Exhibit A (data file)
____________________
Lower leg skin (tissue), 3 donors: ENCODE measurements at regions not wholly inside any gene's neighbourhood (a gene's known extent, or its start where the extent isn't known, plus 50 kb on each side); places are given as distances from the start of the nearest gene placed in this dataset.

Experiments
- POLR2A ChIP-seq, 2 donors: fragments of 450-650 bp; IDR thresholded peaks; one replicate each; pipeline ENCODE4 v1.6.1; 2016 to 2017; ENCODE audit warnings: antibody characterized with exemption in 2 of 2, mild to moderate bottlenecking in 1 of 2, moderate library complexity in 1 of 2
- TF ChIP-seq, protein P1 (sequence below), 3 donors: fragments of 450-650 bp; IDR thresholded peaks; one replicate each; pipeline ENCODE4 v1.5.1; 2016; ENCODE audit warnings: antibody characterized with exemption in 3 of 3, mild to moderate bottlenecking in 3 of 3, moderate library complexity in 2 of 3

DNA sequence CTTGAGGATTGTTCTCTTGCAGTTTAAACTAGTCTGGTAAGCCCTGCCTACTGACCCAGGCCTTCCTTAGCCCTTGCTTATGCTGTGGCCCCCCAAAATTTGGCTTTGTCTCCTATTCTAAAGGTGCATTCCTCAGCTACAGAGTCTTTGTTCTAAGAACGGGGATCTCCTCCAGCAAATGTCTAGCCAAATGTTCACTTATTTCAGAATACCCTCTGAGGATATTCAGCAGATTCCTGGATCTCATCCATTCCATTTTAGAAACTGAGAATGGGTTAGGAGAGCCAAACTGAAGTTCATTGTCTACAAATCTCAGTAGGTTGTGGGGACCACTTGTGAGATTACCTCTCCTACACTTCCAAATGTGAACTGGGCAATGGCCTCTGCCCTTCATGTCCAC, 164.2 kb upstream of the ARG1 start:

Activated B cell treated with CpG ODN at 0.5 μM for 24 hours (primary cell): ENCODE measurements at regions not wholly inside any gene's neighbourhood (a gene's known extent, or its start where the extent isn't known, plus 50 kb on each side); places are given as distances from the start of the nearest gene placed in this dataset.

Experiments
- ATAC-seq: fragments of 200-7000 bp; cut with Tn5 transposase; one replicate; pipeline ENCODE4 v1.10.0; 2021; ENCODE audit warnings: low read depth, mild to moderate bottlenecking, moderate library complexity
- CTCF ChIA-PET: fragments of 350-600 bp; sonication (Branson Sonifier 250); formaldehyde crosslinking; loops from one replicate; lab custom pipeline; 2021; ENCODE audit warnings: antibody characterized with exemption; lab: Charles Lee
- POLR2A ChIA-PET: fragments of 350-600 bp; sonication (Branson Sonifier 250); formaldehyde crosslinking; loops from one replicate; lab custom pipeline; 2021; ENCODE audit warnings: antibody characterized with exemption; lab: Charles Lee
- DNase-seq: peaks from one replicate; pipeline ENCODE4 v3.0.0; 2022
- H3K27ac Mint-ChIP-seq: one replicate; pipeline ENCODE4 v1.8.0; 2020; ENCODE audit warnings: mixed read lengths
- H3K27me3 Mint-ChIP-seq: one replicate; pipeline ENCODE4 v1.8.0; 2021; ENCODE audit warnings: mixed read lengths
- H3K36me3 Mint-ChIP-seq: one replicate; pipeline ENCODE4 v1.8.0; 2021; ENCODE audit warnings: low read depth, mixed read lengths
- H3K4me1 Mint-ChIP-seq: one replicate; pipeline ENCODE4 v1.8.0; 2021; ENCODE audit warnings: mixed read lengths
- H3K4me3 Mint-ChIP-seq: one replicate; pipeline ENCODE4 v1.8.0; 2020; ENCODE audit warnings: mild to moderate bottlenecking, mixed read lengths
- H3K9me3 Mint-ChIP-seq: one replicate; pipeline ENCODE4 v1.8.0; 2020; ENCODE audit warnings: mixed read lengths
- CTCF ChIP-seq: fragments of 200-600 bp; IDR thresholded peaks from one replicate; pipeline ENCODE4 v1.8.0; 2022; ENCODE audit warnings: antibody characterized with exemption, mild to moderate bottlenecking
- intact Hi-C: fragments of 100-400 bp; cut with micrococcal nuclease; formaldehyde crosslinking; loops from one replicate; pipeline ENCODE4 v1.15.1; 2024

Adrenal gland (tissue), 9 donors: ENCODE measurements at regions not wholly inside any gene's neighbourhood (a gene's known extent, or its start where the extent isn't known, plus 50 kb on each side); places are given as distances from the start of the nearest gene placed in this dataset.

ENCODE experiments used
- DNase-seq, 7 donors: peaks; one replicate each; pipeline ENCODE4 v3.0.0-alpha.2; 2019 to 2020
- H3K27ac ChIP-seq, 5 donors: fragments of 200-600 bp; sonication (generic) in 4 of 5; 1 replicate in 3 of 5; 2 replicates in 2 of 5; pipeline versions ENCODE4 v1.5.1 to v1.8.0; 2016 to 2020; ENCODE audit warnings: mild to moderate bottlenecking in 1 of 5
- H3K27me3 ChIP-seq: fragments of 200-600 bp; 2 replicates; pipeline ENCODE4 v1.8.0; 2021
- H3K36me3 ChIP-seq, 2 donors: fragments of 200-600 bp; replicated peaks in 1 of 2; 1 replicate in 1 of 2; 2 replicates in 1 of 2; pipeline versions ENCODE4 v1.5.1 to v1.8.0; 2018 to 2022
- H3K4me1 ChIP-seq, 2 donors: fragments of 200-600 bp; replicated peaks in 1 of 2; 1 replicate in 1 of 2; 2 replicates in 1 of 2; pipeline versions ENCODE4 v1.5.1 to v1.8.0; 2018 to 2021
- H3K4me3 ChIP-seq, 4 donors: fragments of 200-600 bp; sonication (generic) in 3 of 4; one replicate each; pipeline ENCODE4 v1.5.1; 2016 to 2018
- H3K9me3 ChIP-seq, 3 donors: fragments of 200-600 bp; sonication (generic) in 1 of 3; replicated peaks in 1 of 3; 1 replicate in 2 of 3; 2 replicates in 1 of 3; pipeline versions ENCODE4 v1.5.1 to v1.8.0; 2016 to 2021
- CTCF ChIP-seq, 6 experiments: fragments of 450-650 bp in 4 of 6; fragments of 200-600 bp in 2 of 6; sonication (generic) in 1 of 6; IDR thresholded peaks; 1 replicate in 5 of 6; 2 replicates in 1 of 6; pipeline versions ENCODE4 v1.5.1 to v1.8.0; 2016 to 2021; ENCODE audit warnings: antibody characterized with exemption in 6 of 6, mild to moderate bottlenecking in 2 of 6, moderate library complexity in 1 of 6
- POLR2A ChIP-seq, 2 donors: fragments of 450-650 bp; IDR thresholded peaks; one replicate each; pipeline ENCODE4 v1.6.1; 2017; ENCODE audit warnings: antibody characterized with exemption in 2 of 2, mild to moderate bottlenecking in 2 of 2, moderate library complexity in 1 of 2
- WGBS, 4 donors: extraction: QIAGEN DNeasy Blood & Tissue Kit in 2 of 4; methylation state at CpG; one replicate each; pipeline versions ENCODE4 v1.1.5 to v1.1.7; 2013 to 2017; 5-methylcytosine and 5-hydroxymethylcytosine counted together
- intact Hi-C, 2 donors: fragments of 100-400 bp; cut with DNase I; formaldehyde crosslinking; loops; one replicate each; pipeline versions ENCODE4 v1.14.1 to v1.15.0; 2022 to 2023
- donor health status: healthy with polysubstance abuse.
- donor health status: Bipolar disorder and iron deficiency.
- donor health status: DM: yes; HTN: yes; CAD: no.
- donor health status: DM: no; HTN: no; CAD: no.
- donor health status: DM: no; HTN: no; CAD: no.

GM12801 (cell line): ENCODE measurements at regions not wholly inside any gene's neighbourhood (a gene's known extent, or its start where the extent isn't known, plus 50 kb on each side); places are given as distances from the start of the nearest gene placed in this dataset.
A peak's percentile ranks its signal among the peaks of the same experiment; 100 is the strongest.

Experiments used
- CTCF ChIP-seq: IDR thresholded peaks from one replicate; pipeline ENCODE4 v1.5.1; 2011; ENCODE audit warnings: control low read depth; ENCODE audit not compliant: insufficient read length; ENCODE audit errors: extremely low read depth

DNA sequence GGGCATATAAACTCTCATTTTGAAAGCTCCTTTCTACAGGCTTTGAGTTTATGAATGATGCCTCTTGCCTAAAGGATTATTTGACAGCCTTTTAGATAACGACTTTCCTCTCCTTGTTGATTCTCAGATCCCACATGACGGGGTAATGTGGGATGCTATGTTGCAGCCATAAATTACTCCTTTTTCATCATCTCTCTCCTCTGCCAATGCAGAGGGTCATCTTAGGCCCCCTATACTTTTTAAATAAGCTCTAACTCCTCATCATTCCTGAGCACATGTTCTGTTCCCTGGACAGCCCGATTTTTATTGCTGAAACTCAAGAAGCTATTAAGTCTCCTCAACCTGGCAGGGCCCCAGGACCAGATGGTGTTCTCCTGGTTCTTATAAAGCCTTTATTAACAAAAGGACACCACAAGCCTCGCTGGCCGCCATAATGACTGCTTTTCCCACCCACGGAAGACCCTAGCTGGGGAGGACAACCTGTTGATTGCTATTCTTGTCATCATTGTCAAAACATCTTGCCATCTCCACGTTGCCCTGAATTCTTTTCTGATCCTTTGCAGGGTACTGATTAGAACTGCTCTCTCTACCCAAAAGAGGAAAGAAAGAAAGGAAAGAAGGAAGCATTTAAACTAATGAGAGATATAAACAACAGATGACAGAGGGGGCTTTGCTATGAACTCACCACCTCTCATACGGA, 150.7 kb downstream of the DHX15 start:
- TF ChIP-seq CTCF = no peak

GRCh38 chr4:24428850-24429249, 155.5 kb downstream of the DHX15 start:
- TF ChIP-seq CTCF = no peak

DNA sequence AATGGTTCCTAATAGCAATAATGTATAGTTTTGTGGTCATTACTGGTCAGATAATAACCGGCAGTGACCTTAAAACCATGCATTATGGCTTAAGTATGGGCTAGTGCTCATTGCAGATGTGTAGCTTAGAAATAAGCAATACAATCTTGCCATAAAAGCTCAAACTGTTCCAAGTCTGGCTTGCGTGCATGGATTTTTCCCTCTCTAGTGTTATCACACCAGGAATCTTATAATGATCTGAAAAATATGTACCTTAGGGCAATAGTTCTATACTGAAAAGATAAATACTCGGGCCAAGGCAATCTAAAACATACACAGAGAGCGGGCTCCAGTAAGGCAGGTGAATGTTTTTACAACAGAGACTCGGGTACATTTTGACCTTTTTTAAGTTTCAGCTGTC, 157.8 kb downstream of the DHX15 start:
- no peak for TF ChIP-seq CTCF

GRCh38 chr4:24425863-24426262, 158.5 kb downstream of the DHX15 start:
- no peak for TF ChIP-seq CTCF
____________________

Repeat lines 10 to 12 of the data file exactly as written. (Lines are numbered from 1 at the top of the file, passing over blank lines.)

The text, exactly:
- POLR2A ChIA-PET: fragments of 350-600 bp; sonication (Branson Sonifier 250); formaldehyde crosslinking; loops from one replicate; lab custom pipeline; 2021; ENCODE audit warnings: antibody characterized with exemption; lab: Charles Lee
- DNase-seq: peaks from one replicate; pipeline ENCODE4 v3.0.0; 2022
- H3K27ac Mint-ChIP-seq: one replicate; pipeline ENCODE4 v1.8.0; 2020; ENCODE audit warnings: mixed read lengths